Wednesday, December 24, 2008
Uh-oh! Can Rails (RoR) Handle the Load?
People have always been talking about Rails and its ability to handle scaling (here, here, and here). I was a skeptic of these haters. Because I had always made the assumption that good design would lead to good performance. I might be putting my foot in my mouth shortly.
We ran some preliminary stress tests on our site this past week. And the results were, well, unimpressive to say the least. In fairness, we're not caching everything at this point and haven't done everything we can to tweak performance, but we should have had a better go of it.
The main problem seems to be the sheer volume of database accesses. Rails just loves to talk to the database. In fact, almost everything is in the database, which is the major problem. MySQL has turned out to be our biggest bottleneck, which I guess you can blame on Rails, right?
A few things to note: We're running our DB and our application on the same box for the time being. We're using a server in the cloud, which is not really a dedicated server. So those play into the cards.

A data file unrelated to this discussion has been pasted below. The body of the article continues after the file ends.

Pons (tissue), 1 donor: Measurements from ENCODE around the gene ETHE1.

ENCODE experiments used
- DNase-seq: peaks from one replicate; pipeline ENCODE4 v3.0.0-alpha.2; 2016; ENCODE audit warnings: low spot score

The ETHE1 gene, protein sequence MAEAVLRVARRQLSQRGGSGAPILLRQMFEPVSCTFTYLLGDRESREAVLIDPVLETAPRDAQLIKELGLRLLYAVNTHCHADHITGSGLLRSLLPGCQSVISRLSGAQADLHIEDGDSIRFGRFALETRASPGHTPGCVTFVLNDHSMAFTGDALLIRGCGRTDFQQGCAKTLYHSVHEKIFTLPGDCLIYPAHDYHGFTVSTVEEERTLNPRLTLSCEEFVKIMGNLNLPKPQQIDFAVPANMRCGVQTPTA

We're currently implementing memcache, starling, and workling as ways to help us boost our performance. But implementing caching requires a reworking of a lot of our code. So that's not cool.
All in all, I love developing on Rails. Is it enterprise ready? Jury will remain out on that one - for now. But I tend to think it is if you're a good architect. Twitter seems to have solved their problems. Which I initially thought was probably based on their design rather than RoR. So, did Twitter drop RoR? Nobody seems to know. Again, I remain in the camp that thinks scaling Rails is doable. I'm just not a pro at it yet. And we're going to have some growing pains, as we would with any technology.